I use Poseidon, the Archetype of emotion, instinct and the sea. He resonates with this emotional, he represents for repression of emotions going underground to the waters, this rage, tried and primitive urge to make everybody around him suffer. As well as grief and sorrow he plunges into this great beauty and feels greater Knowledge, or more experience and observation. This emotional hidden depth that is unexpressed is still there, (especially in men) but becomes deep introverted feelings that need to be tapped or expressed in creative outlets of some kind.
So Poseidon is a metaphor for a person who can travel deeply into the world of feeling and gain access to soul and sorrow, great beauty, and the vast profoundness of it all.


People often perceive the creative as a fool. A simpleton who’s distraction is essential to make the art real.  In a sense perhaps the village idiot is also the shaman, the witchdoctor and the witch. Able to make the fall, perceive the horror and macabre, put aside the normal, access genius loci, the underworld and the spirits of ancestors and the dead in order to discover new beginnings and improvise with belief. Being inexperienced leaves more faith in the future and improvisation in nature. 

Cecil Collins ‘The fool does not see the world with the disillusioned knowingness of the scientist; rather he marvels; he looks with the eyes of a child

‘the eternal virginity of spirit, which in the dark winter of the world, continually proclaims the existence of a new life, gives faithful promise of the spring of an invisible Kingdom, and the coming of light’.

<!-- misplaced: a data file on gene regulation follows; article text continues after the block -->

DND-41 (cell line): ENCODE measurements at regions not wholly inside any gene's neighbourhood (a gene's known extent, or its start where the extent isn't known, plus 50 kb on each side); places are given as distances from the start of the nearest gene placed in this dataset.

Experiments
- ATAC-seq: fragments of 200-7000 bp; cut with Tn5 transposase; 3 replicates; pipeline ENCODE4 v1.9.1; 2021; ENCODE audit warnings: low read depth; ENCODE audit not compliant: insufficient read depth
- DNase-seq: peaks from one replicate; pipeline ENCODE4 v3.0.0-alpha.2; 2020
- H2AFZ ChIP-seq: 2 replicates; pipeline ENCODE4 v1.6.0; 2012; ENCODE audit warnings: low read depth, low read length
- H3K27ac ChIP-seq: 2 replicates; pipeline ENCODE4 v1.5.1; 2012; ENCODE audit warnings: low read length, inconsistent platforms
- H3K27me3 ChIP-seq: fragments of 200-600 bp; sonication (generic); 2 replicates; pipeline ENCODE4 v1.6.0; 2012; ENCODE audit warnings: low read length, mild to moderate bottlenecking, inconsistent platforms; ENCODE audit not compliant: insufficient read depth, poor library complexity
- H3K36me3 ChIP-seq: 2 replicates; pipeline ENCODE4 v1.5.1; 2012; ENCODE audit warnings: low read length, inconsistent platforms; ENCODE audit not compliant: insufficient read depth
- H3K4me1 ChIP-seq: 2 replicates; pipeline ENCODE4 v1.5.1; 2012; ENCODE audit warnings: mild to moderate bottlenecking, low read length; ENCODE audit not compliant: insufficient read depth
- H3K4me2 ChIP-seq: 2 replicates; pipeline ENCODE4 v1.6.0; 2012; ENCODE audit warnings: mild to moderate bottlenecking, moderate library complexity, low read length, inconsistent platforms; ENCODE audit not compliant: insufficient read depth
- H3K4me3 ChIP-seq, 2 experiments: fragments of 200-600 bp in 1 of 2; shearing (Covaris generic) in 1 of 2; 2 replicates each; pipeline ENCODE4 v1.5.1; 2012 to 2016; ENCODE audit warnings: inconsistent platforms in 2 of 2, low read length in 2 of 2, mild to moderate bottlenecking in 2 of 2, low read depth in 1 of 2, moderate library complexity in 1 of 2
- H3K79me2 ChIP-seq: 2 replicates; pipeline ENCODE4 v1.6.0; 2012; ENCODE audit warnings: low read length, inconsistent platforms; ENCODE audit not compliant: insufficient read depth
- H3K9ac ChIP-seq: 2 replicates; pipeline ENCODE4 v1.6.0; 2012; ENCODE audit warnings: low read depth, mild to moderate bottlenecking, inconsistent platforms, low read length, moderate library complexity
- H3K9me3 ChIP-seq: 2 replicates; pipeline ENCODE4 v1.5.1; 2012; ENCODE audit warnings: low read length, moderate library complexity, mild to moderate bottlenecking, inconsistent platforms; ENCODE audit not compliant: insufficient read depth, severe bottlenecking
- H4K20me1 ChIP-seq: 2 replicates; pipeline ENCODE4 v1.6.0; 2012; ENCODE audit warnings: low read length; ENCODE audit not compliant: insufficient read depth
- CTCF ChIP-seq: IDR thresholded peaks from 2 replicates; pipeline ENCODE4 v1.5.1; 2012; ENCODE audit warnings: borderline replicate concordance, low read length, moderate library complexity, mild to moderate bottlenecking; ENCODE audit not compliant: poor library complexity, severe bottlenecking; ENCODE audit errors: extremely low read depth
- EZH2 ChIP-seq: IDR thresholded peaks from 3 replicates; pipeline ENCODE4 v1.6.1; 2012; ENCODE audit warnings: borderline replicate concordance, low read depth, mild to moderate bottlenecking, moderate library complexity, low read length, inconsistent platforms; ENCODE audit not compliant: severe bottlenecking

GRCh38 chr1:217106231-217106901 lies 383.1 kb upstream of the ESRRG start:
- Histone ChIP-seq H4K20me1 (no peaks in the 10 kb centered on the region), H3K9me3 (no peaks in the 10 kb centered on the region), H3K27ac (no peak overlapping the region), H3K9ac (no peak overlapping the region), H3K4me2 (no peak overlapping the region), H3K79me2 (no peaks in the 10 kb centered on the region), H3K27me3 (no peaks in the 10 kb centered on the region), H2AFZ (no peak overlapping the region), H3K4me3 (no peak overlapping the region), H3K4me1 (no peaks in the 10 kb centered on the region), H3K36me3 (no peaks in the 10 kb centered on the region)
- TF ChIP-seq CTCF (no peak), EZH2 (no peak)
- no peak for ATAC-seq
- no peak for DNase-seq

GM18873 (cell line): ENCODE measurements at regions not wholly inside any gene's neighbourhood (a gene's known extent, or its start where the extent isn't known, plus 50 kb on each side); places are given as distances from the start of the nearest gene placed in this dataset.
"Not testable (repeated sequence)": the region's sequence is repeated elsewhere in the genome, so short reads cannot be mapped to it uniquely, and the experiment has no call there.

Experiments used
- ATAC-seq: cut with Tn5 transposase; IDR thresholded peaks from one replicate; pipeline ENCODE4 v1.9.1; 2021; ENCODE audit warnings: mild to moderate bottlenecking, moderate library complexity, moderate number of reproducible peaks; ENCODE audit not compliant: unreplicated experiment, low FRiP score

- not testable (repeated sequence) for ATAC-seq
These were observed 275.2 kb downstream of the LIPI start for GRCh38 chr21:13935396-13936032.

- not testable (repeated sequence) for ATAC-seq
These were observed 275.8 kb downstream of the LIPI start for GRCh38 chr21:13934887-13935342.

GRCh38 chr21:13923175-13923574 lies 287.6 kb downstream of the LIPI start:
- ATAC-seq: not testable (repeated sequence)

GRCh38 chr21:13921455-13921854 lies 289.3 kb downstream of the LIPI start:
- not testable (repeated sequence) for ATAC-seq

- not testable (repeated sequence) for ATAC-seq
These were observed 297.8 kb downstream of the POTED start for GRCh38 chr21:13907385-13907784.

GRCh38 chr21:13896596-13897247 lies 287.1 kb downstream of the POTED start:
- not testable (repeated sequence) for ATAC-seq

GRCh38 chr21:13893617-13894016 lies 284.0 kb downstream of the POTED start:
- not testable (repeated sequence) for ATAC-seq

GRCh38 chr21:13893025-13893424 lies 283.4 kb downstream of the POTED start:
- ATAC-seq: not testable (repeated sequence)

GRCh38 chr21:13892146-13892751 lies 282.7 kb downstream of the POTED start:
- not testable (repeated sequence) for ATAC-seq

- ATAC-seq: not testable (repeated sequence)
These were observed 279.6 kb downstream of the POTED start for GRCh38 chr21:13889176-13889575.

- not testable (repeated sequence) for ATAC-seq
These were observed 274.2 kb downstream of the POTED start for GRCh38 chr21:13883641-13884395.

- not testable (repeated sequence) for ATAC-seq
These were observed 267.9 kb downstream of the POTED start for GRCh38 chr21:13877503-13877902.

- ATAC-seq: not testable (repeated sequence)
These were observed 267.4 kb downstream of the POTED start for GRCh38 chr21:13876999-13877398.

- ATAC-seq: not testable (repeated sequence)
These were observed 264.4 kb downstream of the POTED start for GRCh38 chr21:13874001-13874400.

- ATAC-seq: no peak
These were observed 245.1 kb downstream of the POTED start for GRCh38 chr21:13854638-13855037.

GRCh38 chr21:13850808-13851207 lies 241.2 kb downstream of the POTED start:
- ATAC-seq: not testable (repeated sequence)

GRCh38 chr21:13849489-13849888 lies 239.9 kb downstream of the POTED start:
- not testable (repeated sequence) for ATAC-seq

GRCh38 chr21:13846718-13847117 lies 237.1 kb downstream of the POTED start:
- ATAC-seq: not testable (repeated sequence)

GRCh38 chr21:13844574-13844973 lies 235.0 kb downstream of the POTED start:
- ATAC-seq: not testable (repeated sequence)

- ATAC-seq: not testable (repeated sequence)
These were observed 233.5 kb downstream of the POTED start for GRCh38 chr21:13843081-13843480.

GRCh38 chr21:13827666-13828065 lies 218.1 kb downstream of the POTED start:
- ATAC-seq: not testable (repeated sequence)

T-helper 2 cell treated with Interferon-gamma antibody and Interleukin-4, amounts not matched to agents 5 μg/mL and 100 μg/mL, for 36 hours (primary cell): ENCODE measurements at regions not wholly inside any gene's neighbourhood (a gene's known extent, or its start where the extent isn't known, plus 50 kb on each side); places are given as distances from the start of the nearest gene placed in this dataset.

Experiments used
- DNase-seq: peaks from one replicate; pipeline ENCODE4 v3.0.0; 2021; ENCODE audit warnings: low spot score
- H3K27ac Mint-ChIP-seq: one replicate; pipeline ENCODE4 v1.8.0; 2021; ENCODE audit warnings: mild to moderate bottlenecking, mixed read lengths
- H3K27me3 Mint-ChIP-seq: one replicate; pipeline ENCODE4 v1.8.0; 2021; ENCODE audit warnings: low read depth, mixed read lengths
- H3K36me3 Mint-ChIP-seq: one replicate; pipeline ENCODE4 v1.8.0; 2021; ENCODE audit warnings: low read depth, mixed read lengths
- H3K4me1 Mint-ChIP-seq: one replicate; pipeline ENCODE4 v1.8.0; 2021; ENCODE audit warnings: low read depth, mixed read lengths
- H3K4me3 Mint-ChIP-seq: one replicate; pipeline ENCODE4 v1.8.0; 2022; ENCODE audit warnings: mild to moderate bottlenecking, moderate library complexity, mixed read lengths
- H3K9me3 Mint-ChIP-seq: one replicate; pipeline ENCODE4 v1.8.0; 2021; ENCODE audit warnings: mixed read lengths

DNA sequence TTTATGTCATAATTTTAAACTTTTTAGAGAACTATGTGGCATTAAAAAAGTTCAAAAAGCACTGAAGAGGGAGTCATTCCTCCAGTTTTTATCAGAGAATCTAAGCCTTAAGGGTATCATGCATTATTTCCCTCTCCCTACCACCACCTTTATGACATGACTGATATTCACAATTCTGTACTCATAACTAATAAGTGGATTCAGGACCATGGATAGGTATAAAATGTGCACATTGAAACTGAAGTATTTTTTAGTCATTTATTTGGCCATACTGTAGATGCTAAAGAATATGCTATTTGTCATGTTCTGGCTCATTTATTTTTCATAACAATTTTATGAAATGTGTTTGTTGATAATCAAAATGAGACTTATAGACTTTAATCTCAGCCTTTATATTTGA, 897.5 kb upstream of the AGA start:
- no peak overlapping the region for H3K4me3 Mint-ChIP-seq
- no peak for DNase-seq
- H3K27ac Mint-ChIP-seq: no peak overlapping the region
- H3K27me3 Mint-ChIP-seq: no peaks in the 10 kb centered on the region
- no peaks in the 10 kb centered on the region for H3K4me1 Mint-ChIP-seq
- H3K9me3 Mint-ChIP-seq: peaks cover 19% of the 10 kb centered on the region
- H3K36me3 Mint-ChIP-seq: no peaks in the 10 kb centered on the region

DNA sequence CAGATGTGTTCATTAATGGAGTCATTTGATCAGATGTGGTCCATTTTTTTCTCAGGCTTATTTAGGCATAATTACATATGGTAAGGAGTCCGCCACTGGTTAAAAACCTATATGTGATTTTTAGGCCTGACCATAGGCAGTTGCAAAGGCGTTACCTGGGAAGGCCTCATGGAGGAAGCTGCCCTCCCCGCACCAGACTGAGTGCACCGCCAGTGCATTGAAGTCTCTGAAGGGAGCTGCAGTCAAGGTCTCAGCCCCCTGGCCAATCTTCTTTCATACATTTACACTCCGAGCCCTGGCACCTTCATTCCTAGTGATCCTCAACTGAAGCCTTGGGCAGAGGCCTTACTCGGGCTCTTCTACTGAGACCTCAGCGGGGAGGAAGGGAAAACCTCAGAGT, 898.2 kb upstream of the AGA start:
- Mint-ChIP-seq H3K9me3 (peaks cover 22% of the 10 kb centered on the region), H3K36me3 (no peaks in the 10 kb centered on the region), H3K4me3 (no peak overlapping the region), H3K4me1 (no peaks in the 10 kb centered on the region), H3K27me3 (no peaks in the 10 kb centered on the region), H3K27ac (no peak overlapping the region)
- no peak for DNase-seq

IN romantic folklore the questing knight only feels pain to at the time of the full moon. He becomes vulnerable and susceptible to love. At this time his emption al armour evaporates. The knight then discovers that eternal undying love is not the end all but shrouded by infatuation and lust and cannot hold him forever. There is this Melancholic quest and yearning for the maiden, this love so far out of reach they would almost wish to be death itself. When this Maiden is reached she is only a possession and the hero becomes thicker skinned. 

As an ode to the macabre and to further explore the abject and in keeping with my pickling theme I consider death here. Especially at these times of pandemic. The fall can be symbolised by death.  In the western world death is the abject we consider our life as the chance to exist, we have no wonder for duality and the balance of dark bleeding into light as death give birth to life. In many fairy tale, myth and ritual to die is not so literal. In the decent of Inanna and Persephone they fall to understand the depths of the underworld gaining light and experience by the power of Inanna’s weeping and Persephone potent pomegranate seeds.  This idea that death is fixed and to mourn and be sorrowful we move further that grieving the dead but to die with them, the desire to be death itself. Being turned to stone is another symbol of this. 

In the Song of the Sea animation by Tomm Moore ( The Secret of Kells based on the Irish legend of the selkie—creatures that live as seals in the sea but become human on land) The Sea God cries and cries the sea In grief from the loss of his lover. The Macha the owl witch, who is his mother, takes his emotions away and turns him to stone, she feels she is doing best for him ‘those nasty little emotions, sorrowful things’ she is half stone herself.  She traps these emotions in jars and keeps them in her parlour. Just as I imagine these feelings trapped away in Jars. I imagine the stones that contained the girls who once danced, the merry maidens. I visualise as pickles festering away. To Preserve something for the winter in hibernation.

The Fool who Falls and Festers but Feels.